A Grammar Of Rhetoric, And Polite Literature; Comprehending The Principles Of Language And Style…

Paperback | July 9, 2012

byAlexander Jamieson

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This historic book may have numerous typos and missing text. Purchasers can download a free scanned copy of the original book (without typos) from the publisher. Not indexed. Not illustrated. 1839 edition. Excerpt: ...a comparison in the language of a spectator, descriptive of the attitude in which his agitation had placed him, without uttering a single sentiment of passion: " Fixt in astonishment, I gaze anon thoe, Like one just blasted by a stroke from heaven, Who pants for breath, and stiffens, yet alive la dreadful looks,--a monument of woe." Example 2. Lucia replies in the same language of description: " Oh! stop those sounds, Those killing sounds; why dost thou frown upon me? My blood runs cold, my heart forgets to heave, And life itself goes out at thy displeasure " y Analysis. One would imagine that the author of the Rehearsal had In view such unnatural composition. But we cannot help being surprised that Addison did not profit by his remarks. " Now here she must make a simile," says Mr. Bays. " Where's the necessity of that?" replies Mr. Smith. " Because she's surprised; that's a general rule; you must ever make a simile when you are surprised; 'tis the new way of writing." 289. But although such deliberate and highly-finished comparisons are inconsistent with every violent exertion of passion, yet short similes, adapted entirely to the purpose of illustration, may appear in the most passionate scenes: Ulus. There is scarcely a tragedy in any language, in which passion assumes so high a tone, and is so well supported, as in the Moor of Venice; and yet, in one of the most passionate scenes of that passionate tragedy, no reader can hesitate about the propriety of introducing two similes, besides several bold metaphors. Example. Othello thus deliberates, in the deepest agitation, about the murder of his wife, on account of her supposed infidelity: " It is the cause, my soul, Let me not name it to you, ye chaste stars! It if the cause;--yet I'll not shed...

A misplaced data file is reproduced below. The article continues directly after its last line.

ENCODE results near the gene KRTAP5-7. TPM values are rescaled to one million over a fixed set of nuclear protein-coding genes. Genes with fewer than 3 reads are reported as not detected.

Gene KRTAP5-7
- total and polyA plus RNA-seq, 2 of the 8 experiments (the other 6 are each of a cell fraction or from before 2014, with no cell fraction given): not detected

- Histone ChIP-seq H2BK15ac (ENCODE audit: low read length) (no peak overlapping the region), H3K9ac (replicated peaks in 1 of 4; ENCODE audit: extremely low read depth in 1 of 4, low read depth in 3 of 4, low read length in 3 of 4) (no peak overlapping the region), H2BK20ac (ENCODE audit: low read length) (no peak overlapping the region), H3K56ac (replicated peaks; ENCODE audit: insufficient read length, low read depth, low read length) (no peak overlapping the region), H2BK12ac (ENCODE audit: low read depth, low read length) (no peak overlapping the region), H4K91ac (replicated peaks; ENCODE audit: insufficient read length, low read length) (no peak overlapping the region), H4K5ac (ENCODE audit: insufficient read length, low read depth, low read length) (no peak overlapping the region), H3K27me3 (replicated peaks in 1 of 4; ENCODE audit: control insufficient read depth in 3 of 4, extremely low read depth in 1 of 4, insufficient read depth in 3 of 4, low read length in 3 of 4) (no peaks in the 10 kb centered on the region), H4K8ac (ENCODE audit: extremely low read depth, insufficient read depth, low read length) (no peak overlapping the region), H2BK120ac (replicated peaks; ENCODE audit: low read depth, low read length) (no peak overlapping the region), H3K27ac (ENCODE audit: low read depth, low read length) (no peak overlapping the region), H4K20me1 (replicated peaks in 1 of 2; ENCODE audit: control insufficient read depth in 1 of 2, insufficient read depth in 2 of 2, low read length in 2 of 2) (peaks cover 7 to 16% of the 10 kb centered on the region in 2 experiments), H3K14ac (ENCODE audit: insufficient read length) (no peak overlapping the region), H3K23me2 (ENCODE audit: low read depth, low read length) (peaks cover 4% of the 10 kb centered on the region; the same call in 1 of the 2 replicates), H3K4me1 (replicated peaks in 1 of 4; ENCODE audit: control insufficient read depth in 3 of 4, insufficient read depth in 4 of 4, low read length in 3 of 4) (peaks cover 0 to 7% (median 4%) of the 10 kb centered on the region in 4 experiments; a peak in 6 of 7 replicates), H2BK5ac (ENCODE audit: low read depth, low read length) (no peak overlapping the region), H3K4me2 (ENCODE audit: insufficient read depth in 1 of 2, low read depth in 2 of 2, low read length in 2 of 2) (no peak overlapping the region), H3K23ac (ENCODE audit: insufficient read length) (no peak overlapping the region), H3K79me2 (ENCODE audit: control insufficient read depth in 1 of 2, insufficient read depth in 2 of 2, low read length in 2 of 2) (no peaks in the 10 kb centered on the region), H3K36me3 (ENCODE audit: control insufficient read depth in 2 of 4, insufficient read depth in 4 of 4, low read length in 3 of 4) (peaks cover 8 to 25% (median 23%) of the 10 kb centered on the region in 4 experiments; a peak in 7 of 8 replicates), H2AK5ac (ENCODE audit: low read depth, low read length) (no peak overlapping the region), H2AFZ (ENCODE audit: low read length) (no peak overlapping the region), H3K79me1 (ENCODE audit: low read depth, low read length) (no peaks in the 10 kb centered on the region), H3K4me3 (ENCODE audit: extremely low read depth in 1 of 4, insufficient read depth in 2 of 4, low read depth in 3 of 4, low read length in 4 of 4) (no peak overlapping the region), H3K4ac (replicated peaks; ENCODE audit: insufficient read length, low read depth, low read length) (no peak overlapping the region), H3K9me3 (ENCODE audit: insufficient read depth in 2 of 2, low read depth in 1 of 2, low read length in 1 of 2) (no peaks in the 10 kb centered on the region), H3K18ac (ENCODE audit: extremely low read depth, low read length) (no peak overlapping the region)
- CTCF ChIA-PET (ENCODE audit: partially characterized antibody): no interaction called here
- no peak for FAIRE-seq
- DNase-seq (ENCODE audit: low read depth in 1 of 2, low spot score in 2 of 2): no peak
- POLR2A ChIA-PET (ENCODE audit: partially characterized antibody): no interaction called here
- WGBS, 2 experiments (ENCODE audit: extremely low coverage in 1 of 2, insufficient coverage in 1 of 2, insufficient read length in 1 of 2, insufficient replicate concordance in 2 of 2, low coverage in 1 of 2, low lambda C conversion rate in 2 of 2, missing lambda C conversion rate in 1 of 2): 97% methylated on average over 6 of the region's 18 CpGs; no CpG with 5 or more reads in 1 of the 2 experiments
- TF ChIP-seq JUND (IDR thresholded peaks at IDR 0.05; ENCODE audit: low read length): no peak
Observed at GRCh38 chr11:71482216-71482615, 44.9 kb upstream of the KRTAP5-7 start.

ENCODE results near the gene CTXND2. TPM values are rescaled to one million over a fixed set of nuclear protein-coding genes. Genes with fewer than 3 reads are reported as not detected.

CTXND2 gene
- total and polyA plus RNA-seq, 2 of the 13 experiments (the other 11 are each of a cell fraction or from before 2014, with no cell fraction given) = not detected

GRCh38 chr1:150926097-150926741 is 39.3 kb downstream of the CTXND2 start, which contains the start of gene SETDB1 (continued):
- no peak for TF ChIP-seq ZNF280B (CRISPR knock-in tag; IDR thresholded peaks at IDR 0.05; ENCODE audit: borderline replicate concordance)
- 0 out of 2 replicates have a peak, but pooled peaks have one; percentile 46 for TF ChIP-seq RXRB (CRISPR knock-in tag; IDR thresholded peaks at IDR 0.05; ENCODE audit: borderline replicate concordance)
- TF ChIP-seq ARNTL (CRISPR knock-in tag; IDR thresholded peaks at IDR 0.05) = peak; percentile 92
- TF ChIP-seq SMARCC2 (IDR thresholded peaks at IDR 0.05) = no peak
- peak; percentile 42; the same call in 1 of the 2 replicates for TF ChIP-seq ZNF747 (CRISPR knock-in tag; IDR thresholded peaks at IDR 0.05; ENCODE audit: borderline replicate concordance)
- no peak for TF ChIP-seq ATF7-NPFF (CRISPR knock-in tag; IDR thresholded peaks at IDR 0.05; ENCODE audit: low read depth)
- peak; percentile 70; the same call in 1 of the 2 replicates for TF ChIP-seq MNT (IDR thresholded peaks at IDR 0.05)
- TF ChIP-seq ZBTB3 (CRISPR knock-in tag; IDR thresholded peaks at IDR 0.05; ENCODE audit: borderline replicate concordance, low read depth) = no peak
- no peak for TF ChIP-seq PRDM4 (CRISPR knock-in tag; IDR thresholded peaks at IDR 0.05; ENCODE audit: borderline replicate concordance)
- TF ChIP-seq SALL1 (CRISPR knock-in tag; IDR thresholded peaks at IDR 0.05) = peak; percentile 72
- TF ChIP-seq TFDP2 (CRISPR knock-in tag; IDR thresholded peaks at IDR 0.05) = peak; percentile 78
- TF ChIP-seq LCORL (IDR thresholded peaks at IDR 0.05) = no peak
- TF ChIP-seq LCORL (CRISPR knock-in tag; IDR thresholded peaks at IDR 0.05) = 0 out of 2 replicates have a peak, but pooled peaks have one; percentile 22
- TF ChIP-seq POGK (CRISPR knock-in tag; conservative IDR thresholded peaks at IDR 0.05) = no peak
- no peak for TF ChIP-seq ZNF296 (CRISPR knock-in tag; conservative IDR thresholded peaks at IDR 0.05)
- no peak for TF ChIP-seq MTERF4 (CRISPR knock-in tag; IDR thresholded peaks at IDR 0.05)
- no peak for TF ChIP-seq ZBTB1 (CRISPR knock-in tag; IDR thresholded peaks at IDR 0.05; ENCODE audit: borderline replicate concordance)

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This historic book may have numerous typos and missing text. Purchasers can download a free scanned copy of the original book (without typos) from the publisher. Not indexed. Not illustrated. 1839 edition. Excerpt: ...a comparison in the language of a spectator, descriptive of the attitude in which his agitation had placed him, without...

Format:PaperbackDimensions:134 pages, 9.69 × 7.44 × 0.29 inPublished:July 9, 2012Publisher:General Books LLCLanguage:English

The following ISBNs are associated with this title:

ISBN - 10:0217666620

ISBN - 13:9780217666626

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